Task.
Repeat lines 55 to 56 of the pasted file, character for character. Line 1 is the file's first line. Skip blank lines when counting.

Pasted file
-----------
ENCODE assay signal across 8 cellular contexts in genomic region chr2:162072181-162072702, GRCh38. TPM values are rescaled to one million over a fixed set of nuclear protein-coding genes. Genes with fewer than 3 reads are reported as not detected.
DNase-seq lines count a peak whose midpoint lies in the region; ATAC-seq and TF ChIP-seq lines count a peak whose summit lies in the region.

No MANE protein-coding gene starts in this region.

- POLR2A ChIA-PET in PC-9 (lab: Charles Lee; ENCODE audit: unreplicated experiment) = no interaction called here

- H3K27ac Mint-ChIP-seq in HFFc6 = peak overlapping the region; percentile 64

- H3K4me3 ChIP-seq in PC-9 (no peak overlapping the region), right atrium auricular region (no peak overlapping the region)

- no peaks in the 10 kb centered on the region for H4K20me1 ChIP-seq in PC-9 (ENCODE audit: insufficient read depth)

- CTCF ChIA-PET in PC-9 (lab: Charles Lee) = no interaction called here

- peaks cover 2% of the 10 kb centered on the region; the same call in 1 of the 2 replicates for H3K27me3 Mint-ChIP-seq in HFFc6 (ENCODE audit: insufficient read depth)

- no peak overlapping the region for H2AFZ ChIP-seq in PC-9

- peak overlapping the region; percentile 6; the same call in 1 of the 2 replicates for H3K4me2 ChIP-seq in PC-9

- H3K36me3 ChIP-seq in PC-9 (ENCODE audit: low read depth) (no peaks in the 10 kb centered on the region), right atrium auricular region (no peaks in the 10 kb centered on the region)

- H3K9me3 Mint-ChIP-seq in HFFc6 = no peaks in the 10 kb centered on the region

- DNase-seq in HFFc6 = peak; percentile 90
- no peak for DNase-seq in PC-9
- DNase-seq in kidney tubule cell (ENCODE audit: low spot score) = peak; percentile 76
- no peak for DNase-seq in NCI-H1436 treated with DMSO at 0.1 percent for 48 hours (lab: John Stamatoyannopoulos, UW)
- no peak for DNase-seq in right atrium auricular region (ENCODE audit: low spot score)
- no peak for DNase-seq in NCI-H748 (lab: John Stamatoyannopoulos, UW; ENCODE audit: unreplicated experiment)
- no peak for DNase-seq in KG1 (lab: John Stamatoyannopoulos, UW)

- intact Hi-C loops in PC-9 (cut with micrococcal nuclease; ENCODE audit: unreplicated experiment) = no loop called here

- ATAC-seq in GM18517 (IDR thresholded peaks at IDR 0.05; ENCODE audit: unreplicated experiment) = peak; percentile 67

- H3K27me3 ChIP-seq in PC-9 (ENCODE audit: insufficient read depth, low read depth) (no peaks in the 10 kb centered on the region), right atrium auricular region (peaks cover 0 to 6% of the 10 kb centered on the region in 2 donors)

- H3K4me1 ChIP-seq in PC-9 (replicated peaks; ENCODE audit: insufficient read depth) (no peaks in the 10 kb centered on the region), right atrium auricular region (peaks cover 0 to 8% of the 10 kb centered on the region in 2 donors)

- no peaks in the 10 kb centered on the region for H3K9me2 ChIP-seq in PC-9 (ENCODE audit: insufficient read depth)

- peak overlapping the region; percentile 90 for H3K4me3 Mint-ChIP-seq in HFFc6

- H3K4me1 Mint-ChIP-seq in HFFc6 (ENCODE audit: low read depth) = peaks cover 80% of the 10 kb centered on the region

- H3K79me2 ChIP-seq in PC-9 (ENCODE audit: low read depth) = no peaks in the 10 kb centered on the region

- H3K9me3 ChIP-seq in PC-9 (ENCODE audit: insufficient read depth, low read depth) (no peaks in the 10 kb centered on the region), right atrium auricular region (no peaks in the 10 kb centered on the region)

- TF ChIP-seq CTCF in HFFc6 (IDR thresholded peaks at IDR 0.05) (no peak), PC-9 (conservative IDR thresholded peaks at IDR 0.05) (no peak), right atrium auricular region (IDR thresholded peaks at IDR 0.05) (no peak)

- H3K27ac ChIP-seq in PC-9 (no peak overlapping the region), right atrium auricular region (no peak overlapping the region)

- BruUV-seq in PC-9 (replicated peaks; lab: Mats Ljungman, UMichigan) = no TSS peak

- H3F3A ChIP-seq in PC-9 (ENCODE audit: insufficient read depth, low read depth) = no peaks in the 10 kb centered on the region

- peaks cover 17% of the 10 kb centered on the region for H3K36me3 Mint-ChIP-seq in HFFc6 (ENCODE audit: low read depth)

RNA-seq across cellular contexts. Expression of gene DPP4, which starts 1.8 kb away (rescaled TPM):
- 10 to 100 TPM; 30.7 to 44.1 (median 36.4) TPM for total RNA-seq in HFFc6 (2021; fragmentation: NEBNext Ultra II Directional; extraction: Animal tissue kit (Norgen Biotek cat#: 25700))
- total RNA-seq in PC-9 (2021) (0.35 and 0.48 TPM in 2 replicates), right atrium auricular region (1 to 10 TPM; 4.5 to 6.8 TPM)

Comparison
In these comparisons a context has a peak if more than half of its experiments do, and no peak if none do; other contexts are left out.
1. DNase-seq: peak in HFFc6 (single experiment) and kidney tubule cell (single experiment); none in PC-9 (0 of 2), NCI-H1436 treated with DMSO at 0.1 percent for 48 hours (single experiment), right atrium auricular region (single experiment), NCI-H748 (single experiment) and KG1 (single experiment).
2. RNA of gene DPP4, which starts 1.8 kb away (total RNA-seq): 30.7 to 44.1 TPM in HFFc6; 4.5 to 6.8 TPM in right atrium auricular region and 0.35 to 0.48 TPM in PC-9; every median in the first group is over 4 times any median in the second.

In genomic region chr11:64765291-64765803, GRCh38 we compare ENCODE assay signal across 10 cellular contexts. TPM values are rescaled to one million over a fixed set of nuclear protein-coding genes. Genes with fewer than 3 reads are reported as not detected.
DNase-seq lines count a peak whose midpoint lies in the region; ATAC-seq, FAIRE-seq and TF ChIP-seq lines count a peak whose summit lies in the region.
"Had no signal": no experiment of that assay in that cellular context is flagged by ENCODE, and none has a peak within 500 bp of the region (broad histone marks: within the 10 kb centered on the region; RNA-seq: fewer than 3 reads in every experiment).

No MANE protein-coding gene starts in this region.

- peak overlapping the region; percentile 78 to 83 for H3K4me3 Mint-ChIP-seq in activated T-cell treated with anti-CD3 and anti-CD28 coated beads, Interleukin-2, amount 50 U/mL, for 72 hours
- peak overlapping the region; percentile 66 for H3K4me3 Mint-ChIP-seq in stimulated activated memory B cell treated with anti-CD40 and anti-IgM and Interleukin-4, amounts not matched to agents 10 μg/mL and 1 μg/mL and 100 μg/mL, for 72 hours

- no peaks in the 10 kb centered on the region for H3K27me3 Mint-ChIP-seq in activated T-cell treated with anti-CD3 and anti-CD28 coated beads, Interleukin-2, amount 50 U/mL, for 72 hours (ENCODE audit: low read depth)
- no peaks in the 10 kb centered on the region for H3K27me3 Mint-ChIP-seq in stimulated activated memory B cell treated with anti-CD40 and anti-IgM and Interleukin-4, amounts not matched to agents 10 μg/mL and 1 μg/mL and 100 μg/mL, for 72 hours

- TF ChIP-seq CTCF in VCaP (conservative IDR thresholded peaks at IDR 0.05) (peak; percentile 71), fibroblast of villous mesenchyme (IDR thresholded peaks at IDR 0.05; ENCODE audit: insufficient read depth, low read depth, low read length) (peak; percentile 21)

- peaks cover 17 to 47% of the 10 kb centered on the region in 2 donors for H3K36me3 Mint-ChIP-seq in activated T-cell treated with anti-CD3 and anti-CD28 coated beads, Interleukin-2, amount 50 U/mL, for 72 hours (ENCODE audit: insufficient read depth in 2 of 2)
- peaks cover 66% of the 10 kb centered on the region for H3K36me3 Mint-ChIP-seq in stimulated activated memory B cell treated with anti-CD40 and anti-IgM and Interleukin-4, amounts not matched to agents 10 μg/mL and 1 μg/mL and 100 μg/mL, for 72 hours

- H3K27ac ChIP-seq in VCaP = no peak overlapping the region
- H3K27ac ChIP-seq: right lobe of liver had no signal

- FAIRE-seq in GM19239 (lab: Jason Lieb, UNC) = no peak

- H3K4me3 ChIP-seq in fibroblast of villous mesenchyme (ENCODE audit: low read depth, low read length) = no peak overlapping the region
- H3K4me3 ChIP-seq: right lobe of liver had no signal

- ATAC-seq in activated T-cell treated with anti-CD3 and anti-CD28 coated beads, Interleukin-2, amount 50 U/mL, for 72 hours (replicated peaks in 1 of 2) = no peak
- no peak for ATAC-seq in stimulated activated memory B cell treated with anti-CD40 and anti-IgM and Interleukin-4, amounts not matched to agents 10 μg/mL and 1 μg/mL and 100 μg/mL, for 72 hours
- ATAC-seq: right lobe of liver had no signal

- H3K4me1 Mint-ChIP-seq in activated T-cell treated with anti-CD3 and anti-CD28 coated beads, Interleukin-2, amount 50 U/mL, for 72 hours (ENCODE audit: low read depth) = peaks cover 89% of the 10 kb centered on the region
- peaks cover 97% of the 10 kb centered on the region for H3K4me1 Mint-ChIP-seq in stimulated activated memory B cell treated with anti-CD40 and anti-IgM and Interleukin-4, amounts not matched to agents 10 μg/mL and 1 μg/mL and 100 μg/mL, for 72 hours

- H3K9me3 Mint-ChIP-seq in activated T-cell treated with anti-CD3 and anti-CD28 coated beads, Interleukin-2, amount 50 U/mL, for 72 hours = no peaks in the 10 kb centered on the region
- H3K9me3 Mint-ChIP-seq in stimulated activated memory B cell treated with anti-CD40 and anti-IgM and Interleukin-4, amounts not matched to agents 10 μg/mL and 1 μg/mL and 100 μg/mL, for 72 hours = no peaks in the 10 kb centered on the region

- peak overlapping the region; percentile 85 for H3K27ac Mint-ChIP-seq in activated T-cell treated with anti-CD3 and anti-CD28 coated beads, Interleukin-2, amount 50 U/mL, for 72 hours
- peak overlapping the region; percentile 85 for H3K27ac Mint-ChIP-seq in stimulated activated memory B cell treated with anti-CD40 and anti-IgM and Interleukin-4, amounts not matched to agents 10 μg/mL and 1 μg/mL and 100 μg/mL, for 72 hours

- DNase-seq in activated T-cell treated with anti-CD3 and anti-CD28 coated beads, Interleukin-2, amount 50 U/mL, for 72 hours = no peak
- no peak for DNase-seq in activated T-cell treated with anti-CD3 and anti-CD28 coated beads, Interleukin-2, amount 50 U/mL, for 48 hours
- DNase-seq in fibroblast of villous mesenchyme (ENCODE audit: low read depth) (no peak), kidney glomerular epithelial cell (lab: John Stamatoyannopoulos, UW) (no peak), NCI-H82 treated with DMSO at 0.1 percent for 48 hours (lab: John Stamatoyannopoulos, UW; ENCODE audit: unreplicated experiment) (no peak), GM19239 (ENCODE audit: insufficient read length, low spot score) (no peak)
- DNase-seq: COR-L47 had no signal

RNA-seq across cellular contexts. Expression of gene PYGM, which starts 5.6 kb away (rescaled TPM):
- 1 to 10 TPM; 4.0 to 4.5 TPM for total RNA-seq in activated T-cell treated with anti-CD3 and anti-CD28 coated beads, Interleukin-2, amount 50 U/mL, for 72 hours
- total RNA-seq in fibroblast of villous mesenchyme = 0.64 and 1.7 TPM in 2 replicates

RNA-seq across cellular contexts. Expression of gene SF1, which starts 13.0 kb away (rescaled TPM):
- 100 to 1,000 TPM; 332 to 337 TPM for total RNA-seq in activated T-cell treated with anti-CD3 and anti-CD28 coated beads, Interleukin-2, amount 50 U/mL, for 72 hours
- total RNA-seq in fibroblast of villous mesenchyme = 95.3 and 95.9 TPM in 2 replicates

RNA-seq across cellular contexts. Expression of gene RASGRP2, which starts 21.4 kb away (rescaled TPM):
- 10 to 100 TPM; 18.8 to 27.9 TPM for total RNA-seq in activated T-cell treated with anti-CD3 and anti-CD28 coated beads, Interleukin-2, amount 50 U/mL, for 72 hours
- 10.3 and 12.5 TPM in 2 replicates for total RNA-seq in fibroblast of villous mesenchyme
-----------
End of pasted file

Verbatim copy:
- FAIRE-seq in GM19239 (lab: Jason Lieb, UNC) = no peak

- H3K4me3 ChIP-seq in fibroblast of villous mesenchyme (ENCODE audit: low read depth, low read length) = no peak overlapping the region